Just before Christmas, under a cold, dark winter sunset, the last ever Airbus A380 to be manufactured took off from Hamburg; Germany, headed for Dubai after it was handed over to Emirates Airlines. Save for an honorary lap around the skies of the port city, the event was marked with little to no fanfare, bringing to a close an aeronautical dream that never quite took off.
When it was launched 14 years ago, the A380 was heralded as the future of the air industry; the world’s largest airliner; a superjumbo, with a capacity for more than 500 passengers over two decks and luxuries including private suites, showers and virtual windows. However, the delivery of only 250 planes since it first rolled out of production in 2007, fell far short of the original 1,000 estimate.
While passengers loved it, the appetite from the airlines disappeared just as quickly as it came, with more than 57 orders cancelled since the launch, even the superjumbo’s biggest clients, including Emirates, have turned their backs on the plane deemed too expensive, too large, too inefficient and costly to operate, opting instead for the smaller, narrower models like the Airbus A350 or the Boeing 777.
The Covid pandemic has essentially brought the industry to its knees, before the pandemic, the industry was reported to support more than USD $3.5 trillion to the global economy, however, the International Air Transport Association (IATA) predict a net industry loss of more than $108 billion for 2021, on top of the $126.4 billion losses from 2020.
The impact of these losses runs deep. Many global airlines have had to borrow vast amounts of money to stem the flow of daily expenses, and several carriers did not survive, with several notable mergers and acquisitions of big-name airlines in the past 18 months. The cost of repaying these debts continues to mount, as credit lines and ratings are cut, and refinancing becomes even more expensive. If left unchecked, this debt could eclipse industry revenues within the next three to four years.
To address this, it is likely that we the customer will bear the brunt of rising prices. As fleets have been grounded, staff put on administrative leave, if not let go, and pilots falling behind on their ‘recency’ (mandatory number of take-offs and landings) and licensing, that even when demand returns to pre-pandemic levels, it will take airlines time to catch-up and run at capacity. Until then, the passengers pocket takes the biggest hit.
But to airlines, all passengers aren’t created equal. The global business traveler market was no doubt the most profitable for airlines. Building customer loyalty through frequent flyer schemes ensured that the more expensive seats were always making money, often helping to run a profit, which meant they could afford not to sell all the seats in economy, and still run a cost-effective operation. And so, for the typical traveler, the average work trip helped to keep prices down and holiday tickets remained affordable.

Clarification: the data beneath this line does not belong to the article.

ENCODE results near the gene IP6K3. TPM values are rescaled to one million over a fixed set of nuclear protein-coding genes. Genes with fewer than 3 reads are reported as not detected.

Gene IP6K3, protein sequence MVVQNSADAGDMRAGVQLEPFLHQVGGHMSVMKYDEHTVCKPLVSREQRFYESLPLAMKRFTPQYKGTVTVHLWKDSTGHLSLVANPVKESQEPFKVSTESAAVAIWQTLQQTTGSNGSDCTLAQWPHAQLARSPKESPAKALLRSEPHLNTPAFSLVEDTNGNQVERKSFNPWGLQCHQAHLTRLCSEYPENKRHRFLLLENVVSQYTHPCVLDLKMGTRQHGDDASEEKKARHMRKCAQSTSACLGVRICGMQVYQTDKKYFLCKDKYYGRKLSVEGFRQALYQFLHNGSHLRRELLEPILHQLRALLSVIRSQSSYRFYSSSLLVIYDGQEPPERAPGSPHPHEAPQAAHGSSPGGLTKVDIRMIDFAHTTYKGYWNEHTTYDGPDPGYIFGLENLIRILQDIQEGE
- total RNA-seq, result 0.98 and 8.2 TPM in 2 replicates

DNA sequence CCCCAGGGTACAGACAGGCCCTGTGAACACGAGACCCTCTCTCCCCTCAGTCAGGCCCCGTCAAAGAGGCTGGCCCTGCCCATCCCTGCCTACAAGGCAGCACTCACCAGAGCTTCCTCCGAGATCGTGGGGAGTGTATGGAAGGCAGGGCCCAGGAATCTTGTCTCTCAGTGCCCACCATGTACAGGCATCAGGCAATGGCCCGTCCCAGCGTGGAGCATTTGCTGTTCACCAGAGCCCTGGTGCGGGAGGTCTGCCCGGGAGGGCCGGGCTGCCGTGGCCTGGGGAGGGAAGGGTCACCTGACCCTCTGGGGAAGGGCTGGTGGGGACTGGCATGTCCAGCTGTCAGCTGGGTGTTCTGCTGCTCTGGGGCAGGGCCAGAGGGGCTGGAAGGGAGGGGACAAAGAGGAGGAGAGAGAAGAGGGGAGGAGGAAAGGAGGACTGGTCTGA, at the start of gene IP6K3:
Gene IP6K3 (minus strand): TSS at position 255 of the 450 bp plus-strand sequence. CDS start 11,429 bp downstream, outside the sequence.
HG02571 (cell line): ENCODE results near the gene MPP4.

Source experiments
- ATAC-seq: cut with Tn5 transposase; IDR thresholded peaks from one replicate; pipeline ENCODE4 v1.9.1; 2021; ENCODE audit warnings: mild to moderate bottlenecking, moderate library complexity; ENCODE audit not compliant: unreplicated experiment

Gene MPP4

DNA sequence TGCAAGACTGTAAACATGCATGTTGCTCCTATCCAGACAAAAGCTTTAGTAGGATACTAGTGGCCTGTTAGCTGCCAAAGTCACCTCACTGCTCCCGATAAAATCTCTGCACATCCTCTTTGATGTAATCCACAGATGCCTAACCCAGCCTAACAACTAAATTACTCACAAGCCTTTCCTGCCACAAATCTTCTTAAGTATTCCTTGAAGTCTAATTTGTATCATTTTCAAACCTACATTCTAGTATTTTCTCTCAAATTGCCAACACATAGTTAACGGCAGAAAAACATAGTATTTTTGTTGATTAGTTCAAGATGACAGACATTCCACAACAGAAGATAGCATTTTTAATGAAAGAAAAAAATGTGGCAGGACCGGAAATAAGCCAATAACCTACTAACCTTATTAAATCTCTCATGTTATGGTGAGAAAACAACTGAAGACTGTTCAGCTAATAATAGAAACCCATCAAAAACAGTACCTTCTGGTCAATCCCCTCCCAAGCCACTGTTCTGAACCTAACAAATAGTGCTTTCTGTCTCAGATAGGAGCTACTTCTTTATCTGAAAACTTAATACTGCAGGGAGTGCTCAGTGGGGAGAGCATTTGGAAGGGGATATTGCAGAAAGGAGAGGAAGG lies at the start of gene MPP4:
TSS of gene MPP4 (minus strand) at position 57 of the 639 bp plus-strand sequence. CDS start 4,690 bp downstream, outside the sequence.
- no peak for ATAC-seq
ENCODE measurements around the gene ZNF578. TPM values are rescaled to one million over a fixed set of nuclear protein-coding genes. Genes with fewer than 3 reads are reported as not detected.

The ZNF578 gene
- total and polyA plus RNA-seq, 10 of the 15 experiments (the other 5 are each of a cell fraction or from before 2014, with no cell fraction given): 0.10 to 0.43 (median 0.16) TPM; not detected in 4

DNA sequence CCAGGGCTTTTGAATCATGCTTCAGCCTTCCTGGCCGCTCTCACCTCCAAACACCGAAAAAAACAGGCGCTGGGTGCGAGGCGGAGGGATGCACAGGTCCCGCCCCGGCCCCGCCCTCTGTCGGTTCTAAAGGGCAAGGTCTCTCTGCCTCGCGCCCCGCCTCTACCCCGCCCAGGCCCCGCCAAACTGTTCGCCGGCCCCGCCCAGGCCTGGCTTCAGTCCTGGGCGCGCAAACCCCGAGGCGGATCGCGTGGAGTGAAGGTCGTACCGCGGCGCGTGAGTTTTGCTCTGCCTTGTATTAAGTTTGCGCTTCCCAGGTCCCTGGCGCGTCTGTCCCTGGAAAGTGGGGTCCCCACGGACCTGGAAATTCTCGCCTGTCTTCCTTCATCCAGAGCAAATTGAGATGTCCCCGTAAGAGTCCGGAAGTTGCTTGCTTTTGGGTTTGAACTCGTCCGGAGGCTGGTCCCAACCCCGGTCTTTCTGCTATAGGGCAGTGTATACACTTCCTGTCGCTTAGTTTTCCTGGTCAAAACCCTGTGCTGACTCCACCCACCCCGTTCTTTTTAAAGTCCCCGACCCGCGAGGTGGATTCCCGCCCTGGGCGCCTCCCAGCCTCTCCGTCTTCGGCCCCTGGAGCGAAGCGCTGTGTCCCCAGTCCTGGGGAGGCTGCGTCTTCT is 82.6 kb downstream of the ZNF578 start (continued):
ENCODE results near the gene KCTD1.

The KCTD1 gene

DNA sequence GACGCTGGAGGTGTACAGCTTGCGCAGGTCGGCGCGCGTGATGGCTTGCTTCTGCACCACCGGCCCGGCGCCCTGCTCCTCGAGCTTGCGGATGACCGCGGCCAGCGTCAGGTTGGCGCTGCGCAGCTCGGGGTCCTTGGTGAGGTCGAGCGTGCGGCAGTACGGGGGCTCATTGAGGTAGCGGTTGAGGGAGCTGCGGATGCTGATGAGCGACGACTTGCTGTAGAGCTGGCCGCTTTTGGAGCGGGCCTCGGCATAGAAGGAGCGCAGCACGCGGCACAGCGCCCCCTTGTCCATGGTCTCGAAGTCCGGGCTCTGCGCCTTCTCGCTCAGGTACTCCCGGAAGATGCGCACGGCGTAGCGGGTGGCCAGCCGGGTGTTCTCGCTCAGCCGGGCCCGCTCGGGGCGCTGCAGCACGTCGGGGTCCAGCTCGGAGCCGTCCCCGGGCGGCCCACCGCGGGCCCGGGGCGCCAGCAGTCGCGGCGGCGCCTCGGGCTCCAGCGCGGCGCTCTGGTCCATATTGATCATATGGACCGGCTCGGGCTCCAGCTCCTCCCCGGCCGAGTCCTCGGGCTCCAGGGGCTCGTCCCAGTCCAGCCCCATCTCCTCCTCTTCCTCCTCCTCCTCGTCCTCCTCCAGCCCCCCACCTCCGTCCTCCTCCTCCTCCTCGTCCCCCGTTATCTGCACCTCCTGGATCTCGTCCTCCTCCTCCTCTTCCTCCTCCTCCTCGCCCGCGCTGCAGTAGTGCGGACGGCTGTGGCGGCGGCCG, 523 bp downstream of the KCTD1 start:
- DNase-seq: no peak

However, with the pandemic all but putting a stop to global business travel, airlines quickly found that their profit margins were fast depleting, as it became increasingly uneconomical to fly half empty planes, especially when the more expensive seats were left unsold. It is no surprise then that several European operators decided to retire their fleet of A380’s entirely.
It is clear then, that the post-pandemic focus for airlines, at least in the short term, will be the leisure traveler. A McKinsey report suggests that the business traveler market will take much longer to fully recover, if it does at all. When the pandemic hit in 2020, the market had still not fully rebounded since the 2008 financial crash, coupled with the way business has adapted to remote working and corporate HQ’s now looking at reviewing the commercial need for returning to pre-pandemic travel habits: the frequent business traveler of the past is no more.
It is the families who have been separated for two years; the grandparents who are yet to see new grandchildren, those who have missed milestone occasions and families desperate for an escape from the cycle of lockdown, quarantine and homeschooling who will be the first to take to the skies en masse.
While the clouds over the horizon seem to be parting, as the global vaccine roll-out gathers pace, we’re still a world away from a return to business as usual for the industry. The pandemic has not only impacted traveler numbers, which in time will rebound, but it has also changed our traveling habits and behaviour, the impact of which, for better or worse, goes much deeper than a temporary fall in numbers. However, it isn’t all doom and gloom, particularly for those who relied on large government bailouts to survive, working alongside policy makers will help ensure the return of a greener, cleaner industry, with state-of-the-art digital infrastructures at its heart. Aviation is at a crossroads, where the next steps, taken now will help shape a reformed industry ready to meet the challenges of the next generation head on.